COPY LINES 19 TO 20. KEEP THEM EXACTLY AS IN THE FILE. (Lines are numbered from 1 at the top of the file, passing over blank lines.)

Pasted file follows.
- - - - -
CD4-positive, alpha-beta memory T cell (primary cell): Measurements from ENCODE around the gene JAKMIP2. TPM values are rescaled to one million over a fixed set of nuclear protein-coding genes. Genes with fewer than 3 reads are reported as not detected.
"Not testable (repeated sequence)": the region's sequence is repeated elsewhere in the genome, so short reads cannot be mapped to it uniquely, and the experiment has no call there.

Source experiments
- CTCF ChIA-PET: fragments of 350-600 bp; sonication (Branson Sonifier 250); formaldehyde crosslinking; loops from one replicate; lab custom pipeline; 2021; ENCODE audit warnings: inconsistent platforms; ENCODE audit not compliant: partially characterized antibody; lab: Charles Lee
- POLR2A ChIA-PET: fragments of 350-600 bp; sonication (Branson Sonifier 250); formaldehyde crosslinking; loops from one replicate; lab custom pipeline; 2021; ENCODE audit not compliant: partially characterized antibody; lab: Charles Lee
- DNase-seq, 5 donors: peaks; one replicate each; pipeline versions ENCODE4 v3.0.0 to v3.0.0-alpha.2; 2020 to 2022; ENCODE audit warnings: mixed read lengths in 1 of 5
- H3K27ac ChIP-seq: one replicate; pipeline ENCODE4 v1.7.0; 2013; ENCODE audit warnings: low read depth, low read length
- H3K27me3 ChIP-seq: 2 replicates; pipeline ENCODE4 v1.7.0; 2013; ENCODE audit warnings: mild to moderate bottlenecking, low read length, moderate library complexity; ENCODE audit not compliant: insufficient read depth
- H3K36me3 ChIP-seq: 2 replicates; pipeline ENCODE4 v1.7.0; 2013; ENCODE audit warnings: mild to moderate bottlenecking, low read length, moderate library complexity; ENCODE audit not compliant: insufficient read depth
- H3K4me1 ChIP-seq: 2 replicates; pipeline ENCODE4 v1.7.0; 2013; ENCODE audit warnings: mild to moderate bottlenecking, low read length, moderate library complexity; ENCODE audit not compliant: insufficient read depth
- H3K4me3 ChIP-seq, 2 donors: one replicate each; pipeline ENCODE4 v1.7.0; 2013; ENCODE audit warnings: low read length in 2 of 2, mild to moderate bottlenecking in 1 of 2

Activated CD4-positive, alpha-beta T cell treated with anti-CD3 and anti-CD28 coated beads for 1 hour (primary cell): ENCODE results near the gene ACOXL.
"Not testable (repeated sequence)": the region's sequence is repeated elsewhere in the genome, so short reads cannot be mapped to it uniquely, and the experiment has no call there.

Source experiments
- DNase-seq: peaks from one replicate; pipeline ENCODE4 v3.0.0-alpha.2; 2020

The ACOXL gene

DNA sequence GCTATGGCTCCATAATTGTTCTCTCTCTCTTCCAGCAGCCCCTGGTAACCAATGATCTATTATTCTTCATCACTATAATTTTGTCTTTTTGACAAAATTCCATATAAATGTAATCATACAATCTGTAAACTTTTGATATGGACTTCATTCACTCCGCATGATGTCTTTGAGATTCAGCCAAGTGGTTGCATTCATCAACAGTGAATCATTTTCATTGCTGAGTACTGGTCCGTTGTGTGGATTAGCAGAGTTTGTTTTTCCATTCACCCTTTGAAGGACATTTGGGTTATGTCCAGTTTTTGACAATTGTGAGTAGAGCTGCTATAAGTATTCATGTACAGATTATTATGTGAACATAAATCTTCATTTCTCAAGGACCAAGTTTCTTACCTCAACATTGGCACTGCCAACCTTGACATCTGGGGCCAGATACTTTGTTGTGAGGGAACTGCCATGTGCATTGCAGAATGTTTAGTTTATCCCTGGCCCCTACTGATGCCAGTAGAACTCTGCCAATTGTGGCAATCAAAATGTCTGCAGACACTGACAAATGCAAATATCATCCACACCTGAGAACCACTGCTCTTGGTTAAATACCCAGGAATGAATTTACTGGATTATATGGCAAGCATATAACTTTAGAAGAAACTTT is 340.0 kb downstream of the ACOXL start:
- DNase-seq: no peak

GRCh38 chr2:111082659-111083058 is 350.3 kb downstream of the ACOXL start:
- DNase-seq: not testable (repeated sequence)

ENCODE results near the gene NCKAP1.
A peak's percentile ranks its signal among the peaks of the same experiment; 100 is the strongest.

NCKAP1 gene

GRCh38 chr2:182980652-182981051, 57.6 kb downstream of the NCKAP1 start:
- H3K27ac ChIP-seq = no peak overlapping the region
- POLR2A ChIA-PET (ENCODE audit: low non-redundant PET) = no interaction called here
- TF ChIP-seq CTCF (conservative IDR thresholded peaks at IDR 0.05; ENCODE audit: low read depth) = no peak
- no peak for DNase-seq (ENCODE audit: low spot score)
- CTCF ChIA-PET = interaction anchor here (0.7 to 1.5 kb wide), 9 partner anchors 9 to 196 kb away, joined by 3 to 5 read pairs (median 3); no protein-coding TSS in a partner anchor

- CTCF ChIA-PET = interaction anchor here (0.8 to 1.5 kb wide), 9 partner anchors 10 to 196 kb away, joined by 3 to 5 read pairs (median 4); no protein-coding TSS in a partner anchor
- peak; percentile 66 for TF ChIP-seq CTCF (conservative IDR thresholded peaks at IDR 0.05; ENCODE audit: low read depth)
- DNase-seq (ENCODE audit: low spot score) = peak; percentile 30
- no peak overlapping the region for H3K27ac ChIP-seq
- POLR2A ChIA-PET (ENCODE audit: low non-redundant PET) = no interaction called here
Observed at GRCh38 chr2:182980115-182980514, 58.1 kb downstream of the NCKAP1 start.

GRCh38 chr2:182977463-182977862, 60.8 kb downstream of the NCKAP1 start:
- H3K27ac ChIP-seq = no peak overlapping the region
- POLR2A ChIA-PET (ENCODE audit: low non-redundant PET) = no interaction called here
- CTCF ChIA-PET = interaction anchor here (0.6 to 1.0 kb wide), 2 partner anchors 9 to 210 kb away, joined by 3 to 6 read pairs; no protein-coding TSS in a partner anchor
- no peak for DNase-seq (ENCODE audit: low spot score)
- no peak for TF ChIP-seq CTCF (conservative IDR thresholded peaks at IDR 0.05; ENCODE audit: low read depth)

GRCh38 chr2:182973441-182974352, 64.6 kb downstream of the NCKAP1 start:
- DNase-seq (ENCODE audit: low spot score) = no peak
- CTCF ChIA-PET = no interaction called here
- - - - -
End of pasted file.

GRCh38 chr2:111082659-111083058 is 350.3 kb downstream of the ACOXL start:
- DNase-seq: not testable (repeated sequence)